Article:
A currency detector or currency validator is a device that determines whether notes or coins are genuine or counterfeit.
In electrical and electronic engineering a daisy chain is a wiring scheme in which multiple devices are wired together in sequence or in a ring.
The Datapoint 2200 was a mass-produced programmable terminal, designed by Computer Terminal Corporation (CTC) founders Phil Ray and Gus RocheLamont Wood,, Computerworld, 8 August 2008 and announced by CTC in June 1970 (with units shipping in 1971).
In integrated circuits, depletion-load NMOS is a form of digital logic family that uses only a single power supply voltage, unlike earlier nMOS logic families that needed more than one different power supply voltage.
A desktop computer is a personal computer designed for regular use at a single location on or near a desk or table due to its size and power requirements.
A die (pronunciation: /daɪ/) in the context of integrated circuits is a small block of semiconducting material, on which a given functional circuit is fabricated.
is an arcade game developed and published by Namco in Japan in 1982.
Digital signal processing (DSP) is the use of digital processing, such as by computers or more specialized digital signal processors, to perform a wide variety of signal processing operations.
In electronics, a digital-to-analog converter (DAC, D/A, D2A, or D-to-A) is a system that converts a digital signal into an analog signal.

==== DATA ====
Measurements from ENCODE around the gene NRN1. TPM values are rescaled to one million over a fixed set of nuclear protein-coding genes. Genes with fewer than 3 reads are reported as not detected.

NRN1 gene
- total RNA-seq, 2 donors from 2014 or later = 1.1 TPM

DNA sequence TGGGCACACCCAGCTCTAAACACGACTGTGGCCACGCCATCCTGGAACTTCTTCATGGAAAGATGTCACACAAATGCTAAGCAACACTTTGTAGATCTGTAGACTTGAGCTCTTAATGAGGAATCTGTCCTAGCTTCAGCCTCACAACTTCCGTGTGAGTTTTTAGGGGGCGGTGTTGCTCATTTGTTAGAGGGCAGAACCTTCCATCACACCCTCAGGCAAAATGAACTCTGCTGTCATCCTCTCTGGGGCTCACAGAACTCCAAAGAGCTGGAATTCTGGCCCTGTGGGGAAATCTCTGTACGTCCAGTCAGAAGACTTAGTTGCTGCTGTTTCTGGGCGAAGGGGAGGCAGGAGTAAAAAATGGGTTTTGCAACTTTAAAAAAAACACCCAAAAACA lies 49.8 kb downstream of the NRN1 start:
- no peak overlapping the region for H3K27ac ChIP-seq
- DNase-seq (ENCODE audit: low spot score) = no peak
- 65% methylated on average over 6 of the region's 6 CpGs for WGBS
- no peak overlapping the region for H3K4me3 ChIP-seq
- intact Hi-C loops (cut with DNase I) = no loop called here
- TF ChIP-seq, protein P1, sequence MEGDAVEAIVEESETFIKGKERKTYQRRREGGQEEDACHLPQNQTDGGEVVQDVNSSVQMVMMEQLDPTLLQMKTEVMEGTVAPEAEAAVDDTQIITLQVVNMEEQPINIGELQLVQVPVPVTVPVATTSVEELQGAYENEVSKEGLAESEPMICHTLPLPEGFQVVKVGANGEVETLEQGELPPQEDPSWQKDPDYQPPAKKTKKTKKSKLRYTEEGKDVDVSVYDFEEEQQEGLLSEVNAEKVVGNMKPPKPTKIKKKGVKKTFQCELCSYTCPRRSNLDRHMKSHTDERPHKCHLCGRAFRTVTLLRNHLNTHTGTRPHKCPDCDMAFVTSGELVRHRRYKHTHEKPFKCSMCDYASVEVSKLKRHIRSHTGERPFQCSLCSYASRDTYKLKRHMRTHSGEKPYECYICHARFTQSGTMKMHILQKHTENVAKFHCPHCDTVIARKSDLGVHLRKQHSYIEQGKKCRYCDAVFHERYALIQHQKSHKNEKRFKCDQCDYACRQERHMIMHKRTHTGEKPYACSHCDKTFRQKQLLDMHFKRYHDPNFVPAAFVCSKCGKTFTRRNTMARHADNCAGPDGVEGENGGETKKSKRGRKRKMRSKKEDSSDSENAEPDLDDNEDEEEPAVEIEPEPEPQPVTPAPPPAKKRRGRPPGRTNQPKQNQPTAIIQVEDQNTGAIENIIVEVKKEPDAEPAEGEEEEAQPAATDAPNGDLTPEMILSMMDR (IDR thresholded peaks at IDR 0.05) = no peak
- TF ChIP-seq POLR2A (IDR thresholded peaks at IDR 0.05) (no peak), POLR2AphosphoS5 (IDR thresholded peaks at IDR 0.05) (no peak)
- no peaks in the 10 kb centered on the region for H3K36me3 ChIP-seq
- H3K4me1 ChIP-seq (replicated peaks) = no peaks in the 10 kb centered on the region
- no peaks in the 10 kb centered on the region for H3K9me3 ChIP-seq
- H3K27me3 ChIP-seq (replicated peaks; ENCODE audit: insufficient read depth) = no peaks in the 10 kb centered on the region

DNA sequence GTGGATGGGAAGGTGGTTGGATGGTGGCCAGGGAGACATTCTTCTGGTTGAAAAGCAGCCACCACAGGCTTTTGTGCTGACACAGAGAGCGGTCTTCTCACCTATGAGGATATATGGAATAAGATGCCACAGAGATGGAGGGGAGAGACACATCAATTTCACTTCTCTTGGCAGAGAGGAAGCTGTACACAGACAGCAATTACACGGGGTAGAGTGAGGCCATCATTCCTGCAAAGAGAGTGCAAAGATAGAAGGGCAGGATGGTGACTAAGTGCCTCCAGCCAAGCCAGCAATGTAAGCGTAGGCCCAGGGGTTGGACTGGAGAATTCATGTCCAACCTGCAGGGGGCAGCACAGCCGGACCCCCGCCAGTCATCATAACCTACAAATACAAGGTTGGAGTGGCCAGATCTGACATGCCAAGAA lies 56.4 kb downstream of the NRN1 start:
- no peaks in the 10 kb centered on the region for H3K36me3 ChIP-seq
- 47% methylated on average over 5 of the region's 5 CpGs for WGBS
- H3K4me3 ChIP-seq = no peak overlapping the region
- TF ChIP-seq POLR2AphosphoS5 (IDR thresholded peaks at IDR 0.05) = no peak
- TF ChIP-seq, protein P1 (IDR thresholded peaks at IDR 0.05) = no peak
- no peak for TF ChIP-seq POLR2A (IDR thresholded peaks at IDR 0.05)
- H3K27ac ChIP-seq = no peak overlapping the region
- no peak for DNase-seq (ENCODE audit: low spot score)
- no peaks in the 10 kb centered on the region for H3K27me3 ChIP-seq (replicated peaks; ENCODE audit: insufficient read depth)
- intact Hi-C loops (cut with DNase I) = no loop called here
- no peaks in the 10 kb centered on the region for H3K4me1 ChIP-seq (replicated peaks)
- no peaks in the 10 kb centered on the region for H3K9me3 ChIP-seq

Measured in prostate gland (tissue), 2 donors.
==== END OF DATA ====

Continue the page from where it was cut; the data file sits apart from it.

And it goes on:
Dot matrix printing is the process of computer printing from a collection of dot matrix data to a device, which can be one of.
A drum machine is an electronic musical instrument that creates percussion.
Dynamic random-access memory (DRAM) is a type of random access semiconductor memory that stores each bit of data in a separate tiny capacitor within an integrated circuit.
The Emulator is the name given the series of digital sampling synthesizers using floppy disk storage, manufactured by E-mu Systems from 1981 until the 1990s.
E-mu SP-1200 is a sampler, released in August 1987 by E-mu Systems, Inc..
E-MU Systems was a software synthesizer, audio interface, MIDI interface, and MIDI keyboard manufacturer.
Eagle Computer of Los Gatos, California, was an early microcomputer manufacturing company.
East Germany, officially the German Democratic Republic (GDR; Deutsche Demokratische Republik, DDR), existed from 1949 to 1990 and covers the period when the eastern portion of Germany existed as a state that was part of the Eastern Bloc during the Cold War period.
An embedded system is a computer system with a dedicated function within a larger mechanical or electrical system, often with real-time computing constraints.
The Epson QX-10 is a microcomputer running CP/M or TPM-III (CP/M-80 compatible) which was introduced in 1983.
The Sorcerer is one of the early home computer systems, released in 1978 by the videogame company Exidy.
In computing, the expansion card, expansion board, adapter card or accessory card is a printed circuit board that can be inserted into an electrical connector, or expansion slot, on a computer motherboard, backplane or riser card to add functionality to a computer system via the expansion bus.
Fabless manufacturing is the design and sale of hardware devices and semiconductor chips while outsourcing the fabrication (or "fab") of the devices to a specialized manufacturer called a semiconductor foundry.